A better prologue, Elphy? What makes you think that? You do mean for this to replace your previous examples, right? If so, I hate to tell ya, Elphy, but I don't have your back on this one. The narrative is distant and establishes very little relative to the plotline. Shoot, Yahn's name doesn't even come up. (He's the silver-haired kid, right?) I actually preferred it when you started out with Yahn's reflection on his sordid past and then followed up with his last days with his master. I'm not opposed to this bit of plot per se, but I wouldn't use it to kick off the story. My advice: save this for its chronological place in the story and close in the narrative distance. We don't need to be looking down from the rafters. Get us down there with Yahn while all this is going down. That's my opinion on the matter.

Now for quibbles...

"indifference or boredom" It's be a lot easier to pick one or the other.

I realize we shouldn't hold dragons to the same standard as humans, but Garleoth isn't a very feminine name. Does it happen to mean something particularly cute in Draconian by any chance?

Although grammatically correct, it's a bad idea to have different numbers for the subject and predicate nominative. I'm thinking of this sentence in particular: "The pair[...]was the only members[...]"

"The boy could feel it beneath his hips[...]" This sounds a bit odd.

When talking about a river, the name should be preceded by "the" (i.e. "the Rhine"). So, in other words, instead of just saying "Dahneb", it should be "the Dahneb".

What are "hunting birds"?

"the sound of snapping and uprooting of the oak trees" This is awkward.

Unless our boy is some sort of mutant, he only has one brow to furrow.

"The eyes were of piercing sky-blue[...]" Drop the "of". Also, I recommend "his" instead of "the".

"[...]which dropped below his waist" This detail is unnecessarily verbose and throws off the flow of the narrative. You can just describe it as "his long brown hair" and call it good.

Why didn't Laelosh not have his hair tied back in the first place?

How big of a dragon was Garleoth? I was imagining a fifty-footer, but at that size, the sack needed to hold the head would be so unusually large that you'd have to make a note of it when Lael first appears. To not stand out too much, Garleoth's head would have to be about three feet in length. I don't know the actual proportions, but that'd put her well under thirty feet. There's nothing wrong with that. Not all dragons have to be humongous, after all.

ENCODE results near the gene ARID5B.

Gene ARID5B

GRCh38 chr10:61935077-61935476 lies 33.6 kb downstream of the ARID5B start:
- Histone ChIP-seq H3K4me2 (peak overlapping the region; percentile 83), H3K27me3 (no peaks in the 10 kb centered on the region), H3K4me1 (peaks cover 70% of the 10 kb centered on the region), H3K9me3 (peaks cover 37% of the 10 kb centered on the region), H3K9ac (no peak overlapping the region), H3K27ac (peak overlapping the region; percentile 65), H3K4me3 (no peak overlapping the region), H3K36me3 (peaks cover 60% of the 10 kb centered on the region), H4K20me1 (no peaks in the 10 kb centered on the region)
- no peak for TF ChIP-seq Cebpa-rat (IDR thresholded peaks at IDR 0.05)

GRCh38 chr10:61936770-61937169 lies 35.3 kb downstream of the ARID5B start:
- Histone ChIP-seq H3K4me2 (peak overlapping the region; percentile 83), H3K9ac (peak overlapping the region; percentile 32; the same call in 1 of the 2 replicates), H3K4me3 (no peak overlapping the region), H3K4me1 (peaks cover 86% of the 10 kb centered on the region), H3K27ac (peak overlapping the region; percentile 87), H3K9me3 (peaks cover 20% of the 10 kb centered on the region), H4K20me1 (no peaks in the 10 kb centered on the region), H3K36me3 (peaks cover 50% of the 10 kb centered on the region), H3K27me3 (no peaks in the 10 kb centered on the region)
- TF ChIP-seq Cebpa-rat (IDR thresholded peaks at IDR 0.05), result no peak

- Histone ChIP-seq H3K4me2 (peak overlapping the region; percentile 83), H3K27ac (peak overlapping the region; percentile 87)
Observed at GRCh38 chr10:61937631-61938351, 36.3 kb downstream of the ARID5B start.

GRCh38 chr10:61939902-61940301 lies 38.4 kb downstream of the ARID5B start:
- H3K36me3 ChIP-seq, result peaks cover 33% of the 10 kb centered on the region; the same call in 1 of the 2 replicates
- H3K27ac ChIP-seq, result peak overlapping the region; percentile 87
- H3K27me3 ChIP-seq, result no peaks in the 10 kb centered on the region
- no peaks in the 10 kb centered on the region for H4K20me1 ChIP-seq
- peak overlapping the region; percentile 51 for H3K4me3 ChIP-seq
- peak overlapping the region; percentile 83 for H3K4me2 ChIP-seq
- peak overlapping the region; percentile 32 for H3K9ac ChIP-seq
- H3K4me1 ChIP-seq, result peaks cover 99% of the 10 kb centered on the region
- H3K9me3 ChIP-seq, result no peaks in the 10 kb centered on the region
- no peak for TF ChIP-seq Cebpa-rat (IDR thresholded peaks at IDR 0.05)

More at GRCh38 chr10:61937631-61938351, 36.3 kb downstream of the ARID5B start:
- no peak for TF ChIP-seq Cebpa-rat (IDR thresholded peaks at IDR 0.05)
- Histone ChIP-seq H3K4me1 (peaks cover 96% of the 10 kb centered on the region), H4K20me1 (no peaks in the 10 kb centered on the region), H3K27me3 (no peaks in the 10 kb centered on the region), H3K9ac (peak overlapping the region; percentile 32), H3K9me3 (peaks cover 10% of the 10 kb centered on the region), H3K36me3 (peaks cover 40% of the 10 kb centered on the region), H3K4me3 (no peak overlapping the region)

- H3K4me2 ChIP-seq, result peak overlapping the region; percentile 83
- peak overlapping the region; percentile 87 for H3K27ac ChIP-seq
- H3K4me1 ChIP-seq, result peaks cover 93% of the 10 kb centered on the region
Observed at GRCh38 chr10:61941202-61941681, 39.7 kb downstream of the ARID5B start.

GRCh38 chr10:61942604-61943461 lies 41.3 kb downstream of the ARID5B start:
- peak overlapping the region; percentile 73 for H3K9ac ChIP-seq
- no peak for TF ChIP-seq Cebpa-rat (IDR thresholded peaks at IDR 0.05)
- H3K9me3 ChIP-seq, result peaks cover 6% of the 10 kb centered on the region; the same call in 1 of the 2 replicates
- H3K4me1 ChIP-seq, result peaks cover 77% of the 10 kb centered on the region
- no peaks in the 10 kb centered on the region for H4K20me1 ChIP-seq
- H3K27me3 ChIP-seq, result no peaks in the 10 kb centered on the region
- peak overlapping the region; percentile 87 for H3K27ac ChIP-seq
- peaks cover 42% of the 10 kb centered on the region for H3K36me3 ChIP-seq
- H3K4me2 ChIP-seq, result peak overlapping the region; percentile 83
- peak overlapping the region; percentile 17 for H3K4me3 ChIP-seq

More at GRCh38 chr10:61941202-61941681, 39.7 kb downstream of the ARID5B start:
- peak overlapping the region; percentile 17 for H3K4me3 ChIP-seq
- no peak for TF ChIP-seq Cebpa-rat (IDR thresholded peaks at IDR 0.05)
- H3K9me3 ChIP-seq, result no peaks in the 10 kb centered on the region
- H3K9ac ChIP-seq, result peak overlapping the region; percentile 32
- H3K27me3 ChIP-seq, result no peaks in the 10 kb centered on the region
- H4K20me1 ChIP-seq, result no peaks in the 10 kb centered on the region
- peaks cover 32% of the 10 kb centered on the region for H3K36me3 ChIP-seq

"the pleading diminished by the giddiness in his voice" Giddiness doesn't preclude pleading. Also, both giddiness and pleading are markedly incongruous with our young friend as you've established him.

And that's all for now.

elphyon
June 10th, 2007, 09:26 AM
ouch, James, ouch! It's actually the event preceding the beginning of Yahn's journey, and the boy isn't Yahn! As for the dragon-naming... well, gender is a delicate and volatile issue, and so I'll have to say that even the ones with masculine-sounding names should be able to consider themselves female (crosses fingers). I'll fix it later as it's not really significant (at all).

So I took your advice about lacking plot details to the heart (and of course, the quibbles too) and made a revision. Hope you like this one better!



The golden rays of the evening sun glimmered on the surface of the river Dahneb. A flock of waterbirds dove in and out of its golden stream with soft splashes, hunting for fish. A young boy was sitting by the riverbank, watching them silently. He was a small boy with a sickly pallor, whose dark green eyes bore a rather perpetual air of boredom.

Behind the boy, in the direction of the setting sun, stood a forest of tall oak trees. This was the forest of Aeshir, which was famous for two things: Garleoth the Green, a dragon of the Circle, and her mediator, Marius Drahja. The forest was their chosen lair, from which they oversaw the eastern realm of Linford, as charged by the Circle. They were also the only members of the Circle whose whereabouts were known, for they had recently made an appearance before the entire city of Frytath, which was suffering from a strange plague. And that was why this particular pair was chosen for execution.

The air was calm, and there was no wind, but the forest suddenly began to rustle. Soon, what began as a soft whisper turned into a maddening crackle: as the boughs clashed with one another, leaves fell as if at winter’s arrival. The ground itself was rumbling. The boy felt the tremor pass beneath him, and saw the quake make the proud currents of the Dahneb tremble. As the waterbirds stopped hunting and flew up and away in disarray, the boy sighed.

“Finally,” the boy said to himself. “What took him so long?” He sighed again.